The Opposition say that they rest their entire case for expenditure restraint upon accountability. An exposition of that view was provided in another place by the honourable Member for Dagenham when he said that they opposed wholeheartedly and thoroughly the principle of capping and that as they advocated the independence and value of local government, they believed that the right controls on local government spending were those exercised through the ballot box. That is easy to say in the absence of responsibility.

It gives us no satisfaction to say that we have found that enhanced accountability, while an integral part of the system of local government finance, has not been able to deliver the high hopes which we had previously expressed. The experience of the past few years has shown conclusively that increased accountability has not in all cases led to sensible and prudent budgeting.

We shall not allow charge payers to be left unprotected from the vagaries of their authority's spending plans, not even until the next local election. We shall take action, if it is required, to ensure that they do not have to pay the bills for excessive budgets in the first place. We have a duty to protect charge payers. The necessity for that has been borne out by events. The amendments seek to restrict the exercise of that duty and hence the protection that we are able to offer; I call upon the Committee to reject them.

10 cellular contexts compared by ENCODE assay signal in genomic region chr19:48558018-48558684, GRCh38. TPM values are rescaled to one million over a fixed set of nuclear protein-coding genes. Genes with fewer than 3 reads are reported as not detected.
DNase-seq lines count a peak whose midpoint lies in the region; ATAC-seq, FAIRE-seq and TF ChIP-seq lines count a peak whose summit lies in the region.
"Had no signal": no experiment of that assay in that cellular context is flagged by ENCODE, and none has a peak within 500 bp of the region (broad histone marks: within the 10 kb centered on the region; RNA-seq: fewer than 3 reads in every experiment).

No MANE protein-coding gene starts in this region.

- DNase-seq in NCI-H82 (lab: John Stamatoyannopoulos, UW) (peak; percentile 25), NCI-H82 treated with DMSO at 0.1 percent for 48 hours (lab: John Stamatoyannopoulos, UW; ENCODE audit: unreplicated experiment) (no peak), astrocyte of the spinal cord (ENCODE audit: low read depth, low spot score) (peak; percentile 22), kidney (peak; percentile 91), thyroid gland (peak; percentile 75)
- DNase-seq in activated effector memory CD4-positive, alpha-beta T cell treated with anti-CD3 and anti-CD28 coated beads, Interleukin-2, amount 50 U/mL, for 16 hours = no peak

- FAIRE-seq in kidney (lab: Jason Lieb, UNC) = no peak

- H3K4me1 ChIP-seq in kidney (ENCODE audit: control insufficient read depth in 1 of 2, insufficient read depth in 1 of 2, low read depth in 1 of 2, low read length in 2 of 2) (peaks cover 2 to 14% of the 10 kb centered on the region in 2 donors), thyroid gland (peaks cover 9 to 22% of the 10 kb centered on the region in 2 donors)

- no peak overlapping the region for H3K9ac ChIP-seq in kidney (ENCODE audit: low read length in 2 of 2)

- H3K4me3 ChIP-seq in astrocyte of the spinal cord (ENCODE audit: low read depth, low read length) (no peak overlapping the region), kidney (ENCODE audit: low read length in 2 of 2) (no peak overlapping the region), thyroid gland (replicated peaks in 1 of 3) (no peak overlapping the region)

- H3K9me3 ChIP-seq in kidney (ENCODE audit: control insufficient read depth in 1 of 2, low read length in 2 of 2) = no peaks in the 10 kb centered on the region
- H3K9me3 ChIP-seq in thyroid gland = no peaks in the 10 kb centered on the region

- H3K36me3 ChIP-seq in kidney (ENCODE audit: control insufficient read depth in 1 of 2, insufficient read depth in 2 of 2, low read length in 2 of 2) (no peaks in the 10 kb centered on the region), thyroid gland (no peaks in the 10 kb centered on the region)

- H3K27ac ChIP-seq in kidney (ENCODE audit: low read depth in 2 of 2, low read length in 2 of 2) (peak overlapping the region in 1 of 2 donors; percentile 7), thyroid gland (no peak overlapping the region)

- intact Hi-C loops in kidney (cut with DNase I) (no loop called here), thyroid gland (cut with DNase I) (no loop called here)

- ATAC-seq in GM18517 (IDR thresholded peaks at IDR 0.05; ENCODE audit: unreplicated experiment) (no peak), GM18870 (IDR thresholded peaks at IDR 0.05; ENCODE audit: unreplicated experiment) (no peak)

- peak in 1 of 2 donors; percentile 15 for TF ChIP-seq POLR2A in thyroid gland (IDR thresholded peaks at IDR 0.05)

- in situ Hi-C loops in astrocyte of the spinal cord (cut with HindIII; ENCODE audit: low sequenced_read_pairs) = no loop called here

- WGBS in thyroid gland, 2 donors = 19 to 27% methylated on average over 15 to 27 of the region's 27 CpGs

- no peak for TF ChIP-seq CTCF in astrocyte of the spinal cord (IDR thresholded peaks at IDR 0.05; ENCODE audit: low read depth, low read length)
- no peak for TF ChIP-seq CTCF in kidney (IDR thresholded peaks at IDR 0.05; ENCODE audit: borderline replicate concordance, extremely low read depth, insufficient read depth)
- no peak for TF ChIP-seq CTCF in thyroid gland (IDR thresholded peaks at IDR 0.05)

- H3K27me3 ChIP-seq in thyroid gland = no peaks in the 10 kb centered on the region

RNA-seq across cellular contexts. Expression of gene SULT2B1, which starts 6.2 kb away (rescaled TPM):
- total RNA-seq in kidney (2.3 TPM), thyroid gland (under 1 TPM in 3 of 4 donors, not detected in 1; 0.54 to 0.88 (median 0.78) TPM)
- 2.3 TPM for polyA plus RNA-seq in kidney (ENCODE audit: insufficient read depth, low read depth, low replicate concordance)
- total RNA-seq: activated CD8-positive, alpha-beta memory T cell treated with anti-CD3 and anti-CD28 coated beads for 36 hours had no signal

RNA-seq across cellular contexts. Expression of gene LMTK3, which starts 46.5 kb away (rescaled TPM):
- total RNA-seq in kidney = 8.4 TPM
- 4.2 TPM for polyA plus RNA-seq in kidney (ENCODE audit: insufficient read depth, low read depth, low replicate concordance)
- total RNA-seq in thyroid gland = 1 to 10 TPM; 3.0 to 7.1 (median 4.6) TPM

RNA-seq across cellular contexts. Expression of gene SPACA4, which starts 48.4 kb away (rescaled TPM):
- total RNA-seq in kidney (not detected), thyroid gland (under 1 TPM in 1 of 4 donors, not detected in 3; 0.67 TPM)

3.45 p.m.

Lord Cockfield

There is an important fallacy in the arguments put forward by the noble Baroness, Lady Hollis. She was trying to equate a high level of expenditure with a high level of services. It is nothing of the sort. A high level of expenditure often represents no more than inefficiency, bad management, incompetence, padded payrolls and poor services. What on earth does she think has been going on in Liverpool these past three years?

Baroness Hollis of Heigham

I was disappointed, although not entirely surprised, by the Minister's reply. She made a number of points and I shall try to respond to some of them. First, she said that results speak for themselves. Knowing the stringency of capping, local authorities reduce their expenditure to avoid it. That is obviously right; but turkeys too are not especially keen on offering themselves up for Christmas. That says nothing, however, about the appropriate and preferred method of disciplining local authority expenditure. The Opposition's argument is that that discipline should be exercised by local electors who foot the local additional bill. That should be met by annual elections, as we propose, rather than by Ministers.

I agree that by definition capping reduces local authority expenditure; so would annual elections. The question is: who reduces it and for what reason? Under the amendment, it would be the decision of local people, through their councils, for containing, disciplining and controlling their expenditure. It would not be central government. In other words, it is town hall and not Whitehall.